“We went on holidays to the Vendée for years and always talked about how lovely it would be to live in France permanently. After a great holiday in August 2015, we finally decided to think about our plans more concretely.” explains Mr Smith. “This is the second marriage for both of us and the children from our previous relationships are grown-ups. My wife has a flexible job with a UK firm that requires her to be on site for one week every few weeks and I am now self-employed, so there was nothing holding us back.”
The couple adopted a rational approach towards their move and carefully researched what they would be getting themselves into. They had their house in the UK valued and studied their financial means to check if they could afford buying a property in France without a mortgage. Then, with a fixed price range in mind, they searched the Internet to see what types of properties they could buy.
Initially the family looked at properties in the Vendée and Loire region; yet, having visited both areas for viewings in February 2016, they realised that they were looking at the wrong end of France. “With ageing parents in the UK and not being used to constantly good weather, we thought the North would be a more suitable choice. So we focused on Normandy and Brittany.”
The Smiths strategically planned to visit properties in February – the month during which “the towns are empty and every place is pretty horrible weather-wise, no matter where you go in France” – to get a realistic insight into the life of the region. A relative, who works as a professional builder near Brittany, helped the family evaluate properties and decide which options were a solid investment.
Despite viewing a wide range of houses, the Smiths did not find what they were looking for. “Seeing what was on offer helped us crystallise what we didn’t want in our minds. We learnt that we were not willing to sacrifice our time and energy for a ‘project property.’ We wanted to own a finished 3-bedroom house that suits our taste and has some land to keep ponies or chickens on for our girls.”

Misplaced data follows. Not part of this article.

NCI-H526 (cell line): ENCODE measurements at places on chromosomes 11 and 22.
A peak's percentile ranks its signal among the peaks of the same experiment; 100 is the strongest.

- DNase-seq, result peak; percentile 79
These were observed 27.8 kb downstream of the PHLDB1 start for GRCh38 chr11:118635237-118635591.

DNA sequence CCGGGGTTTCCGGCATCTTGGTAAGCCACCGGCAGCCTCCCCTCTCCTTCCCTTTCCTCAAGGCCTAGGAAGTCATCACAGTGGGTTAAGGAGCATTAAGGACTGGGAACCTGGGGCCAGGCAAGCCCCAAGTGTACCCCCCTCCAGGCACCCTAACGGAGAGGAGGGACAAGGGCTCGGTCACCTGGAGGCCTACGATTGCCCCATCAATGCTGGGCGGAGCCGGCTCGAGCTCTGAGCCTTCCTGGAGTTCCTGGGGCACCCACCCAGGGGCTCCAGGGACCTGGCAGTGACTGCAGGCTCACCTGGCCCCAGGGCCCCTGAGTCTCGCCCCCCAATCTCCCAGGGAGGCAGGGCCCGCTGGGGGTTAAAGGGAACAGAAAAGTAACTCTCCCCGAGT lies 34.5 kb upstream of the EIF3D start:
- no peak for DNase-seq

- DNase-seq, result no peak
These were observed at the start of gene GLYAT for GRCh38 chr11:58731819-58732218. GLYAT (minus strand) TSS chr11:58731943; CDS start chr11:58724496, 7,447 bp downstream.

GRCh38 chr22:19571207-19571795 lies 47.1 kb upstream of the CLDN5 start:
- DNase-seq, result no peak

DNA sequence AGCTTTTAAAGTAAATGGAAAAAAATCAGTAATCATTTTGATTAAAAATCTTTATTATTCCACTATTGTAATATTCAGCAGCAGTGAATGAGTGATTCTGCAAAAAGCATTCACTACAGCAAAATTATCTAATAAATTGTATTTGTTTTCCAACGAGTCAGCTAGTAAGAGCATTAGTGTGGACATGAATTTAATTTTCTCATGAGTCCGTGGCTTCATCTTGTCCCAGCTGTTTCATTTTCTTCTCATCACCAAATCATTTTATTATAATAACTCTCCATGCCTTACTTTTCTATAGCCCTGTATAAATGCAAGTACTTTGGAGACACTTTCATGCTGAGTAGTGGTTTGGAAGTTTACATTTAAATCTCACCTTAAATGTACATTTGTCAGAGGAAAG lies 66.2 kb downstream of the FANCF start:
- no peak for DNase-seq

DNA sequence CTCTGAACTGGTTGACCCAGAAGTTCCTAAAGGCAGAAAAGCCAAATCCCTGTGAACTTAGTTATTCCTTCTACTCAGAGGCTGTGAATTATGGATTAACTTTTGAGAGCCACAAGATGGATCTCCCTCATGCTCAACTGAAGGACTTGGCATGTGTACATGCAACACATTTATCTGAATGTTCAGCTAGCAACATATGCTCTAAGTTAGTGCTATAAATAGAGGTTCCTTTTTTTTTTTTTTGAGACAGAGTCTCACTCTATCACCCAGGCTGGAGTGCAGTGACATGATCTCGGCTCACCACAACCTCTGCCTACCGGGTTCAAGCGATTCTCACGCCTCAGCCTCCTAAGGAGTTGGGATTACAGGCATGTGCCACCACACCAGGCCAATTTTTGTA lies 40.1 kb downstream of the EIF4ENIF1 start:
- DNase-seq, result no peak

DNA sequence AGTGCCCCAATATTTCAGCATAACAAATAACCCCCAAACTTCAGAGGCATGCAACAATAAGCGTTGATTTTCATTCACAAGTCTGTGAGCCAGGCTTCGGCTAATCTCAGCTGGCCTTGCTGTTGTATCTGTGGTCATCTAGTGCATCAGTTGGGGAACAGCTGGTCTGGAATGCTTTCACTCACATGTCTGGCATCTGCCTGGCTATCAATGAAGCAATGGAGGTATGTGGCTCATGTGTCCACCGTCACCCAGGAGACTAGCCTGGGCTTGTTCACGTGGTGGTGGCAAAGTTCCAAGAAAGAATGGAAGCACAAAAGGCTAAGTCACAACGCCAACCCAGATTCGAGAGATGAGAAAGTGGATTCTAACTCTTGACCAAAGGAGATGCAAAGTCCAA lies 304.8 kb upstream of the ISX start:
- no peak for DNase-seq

Several months later, the family found their ideal property in St. Tugdual in the Morbihan. Nevertheless, they took some time to rethink their plans before committing: “we researched the amenities and schools in the area and went back to see the house at the height of summer. Sitting in the garden in the sun, we knew that we should buy it.” They agreed with the current owners of the house that they would buy on the condition that they had sold their home in the UK.
Mid-December came the move. After celebrating Christmas with relatives in their new home just a few days after moving in, the Smiths quickly began to feel settled. Their neighbours made them feel very welcome and, since the family live opposite a cemetery, someone always dropped by to introduce themselves.
“It was very practical to move in winter because nothing was growing outside and we were not tempted to do any gardening. This allowed us to focus all of our energy on making the house our own. In spring, we can dedicate our time to the garden and reap the benefits of the warm weather when we work outside.”
Jessica and Lucy started school in the new year and adjusted to the French educational system with little difficulty. In comparison to their schools in the UK, the girls now have longer days (from 8.25am until 4.55pm) and fewer pupils in their class, which allows them to receive more support from teachers. Tests are less pressured than in the UK making the children feel more comfortable.